You know your audience—they’ve always been there. You’ve been selling to them since before your intern graduated to eating solid foods. You know their ages and their buying behavior—and some of them by name. In other words, you can market to them in your sleep. Maybe you are.

While you’ve been coasting, they’ve been growing, and their needs are changing. Their roles have evolved and their budgets have devolved. Funny, as you dig into the numbers, so have your sales. Correlation? Well, maybe you don’t know your customers as well as you think you do. That’s okay. According to a Yesmail and Gleanster study, 80% of businesses don’t.

While their titles have stayed the same, your ITDMs have taken on more responsibility: customer service, BYOD watchdogs, appeasers of the masses. You name it.

At BuzzBee, we’ve been advising our clients that it’s time to make your audience part of the story you’re telling them. What you hear from them can be compiled into customer profiles. But to get to those you need to ask the right questions.

Interview your customers and subject matter experts like you’re on a first date. Don’t assume anything. Let them tell their stories. Ask questions that get them to open up and share what bothers them most and what looming issues they keep hiding from. What’s relevant and meaningful to them? Get them talking. Listen. Write it down.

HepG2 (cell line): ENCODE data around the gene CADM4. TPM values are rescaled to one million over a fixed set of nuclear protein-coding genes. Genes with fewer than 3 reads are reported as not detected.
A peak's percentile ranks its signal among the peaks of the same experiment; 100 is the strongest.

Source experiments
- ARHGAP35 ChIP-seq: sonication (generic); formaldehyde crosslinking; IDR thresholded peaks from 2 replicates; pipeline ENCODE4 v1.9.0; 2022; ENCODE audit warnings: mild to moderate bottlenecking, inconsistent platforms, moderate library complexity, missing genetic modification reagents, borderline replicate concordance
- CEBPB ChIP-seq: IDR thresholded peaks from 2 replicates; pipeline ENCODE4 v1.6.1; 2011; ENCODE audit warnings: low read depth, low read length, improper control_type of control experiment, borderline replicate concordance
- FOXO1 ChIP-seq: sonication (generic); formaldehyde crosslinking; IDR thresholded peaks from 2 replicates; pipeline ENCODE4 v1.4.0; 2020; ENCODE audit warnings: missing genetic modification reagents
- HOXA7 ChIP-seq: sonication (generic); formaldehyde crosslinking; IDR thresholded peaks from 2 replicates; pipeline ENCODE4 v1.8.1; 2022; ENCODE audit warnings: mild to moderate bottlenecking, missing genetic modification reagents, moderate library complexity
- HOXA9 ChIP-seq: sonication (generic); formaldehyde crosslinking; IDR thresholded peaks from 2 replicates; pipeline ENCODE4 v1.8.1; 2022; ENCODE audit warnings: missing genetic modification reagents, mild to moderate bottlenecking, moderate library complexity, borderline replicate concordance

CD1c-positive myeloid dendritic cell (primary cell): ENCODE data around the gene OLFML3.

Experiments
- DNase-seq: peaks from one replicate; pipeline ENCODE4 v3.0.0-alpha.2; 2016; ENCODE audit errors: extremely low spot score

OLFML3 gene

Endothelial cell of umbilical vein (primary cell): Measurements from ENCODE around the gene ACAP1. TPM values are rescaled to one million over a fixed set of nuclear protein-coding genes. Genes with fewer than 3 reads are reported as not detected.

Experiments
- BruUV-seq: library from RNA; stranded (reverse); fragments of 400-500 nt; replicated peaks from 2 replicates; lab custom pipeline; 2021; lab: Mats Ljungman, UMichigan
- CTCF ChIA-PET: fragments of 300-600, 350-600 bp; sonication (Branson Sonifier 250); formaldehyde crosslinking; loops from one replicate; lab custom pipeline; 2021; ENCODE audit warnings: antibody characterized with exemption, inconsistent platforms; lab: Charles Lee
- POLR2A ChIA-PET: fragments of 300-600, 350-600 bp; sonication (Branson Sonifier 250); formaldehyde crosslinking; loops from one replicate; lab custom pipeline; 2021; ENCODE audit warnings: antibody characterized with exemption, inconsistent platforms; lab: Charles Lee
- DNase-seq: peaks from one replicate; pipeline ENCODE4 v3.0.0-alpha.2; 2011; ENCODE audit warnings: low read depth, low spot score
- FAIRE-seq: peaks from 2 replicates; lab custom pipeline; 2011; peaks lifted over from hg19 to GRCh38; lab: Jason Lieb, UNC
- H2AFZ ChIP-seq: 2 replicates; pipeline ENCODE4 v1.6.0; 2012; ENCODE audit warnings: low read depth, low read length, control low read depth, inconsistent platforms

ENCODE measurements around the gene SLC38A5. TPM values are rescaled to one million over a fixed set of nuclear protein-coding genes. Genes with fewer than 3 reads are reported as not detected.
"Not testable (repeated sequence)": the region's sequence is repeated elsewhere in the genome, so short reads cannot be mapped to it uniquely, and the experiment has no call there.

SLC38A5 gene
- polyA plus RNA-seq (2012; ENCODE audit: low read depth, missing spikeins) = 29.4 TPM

With what you learn, you’ll see trends appear in the form of higher-resolution portraits of your customers that can be used to cater directly to them. And while not everyone is sold on personas, Forrester reports that redesigned brand experiences to leverage personas increased their KPI scores up to 4x over those that don’t. We trust Forrester. Content and experiences that are closely targeted are more meaningful to customers. And they’re meaningful to your bottom line.

Your customers are always evolving and so are their needs, so revisit your personas from time to time to make sure you still know them.

In the age of digital everything, marketers can’t be content to keep the status quo. As tempting as it might be to coast off of those 15-year-old personas, people change. (After all, what were you like in 2002?) So do you know your customers? Like, your 2017 customers? Yeah…you might want to check again.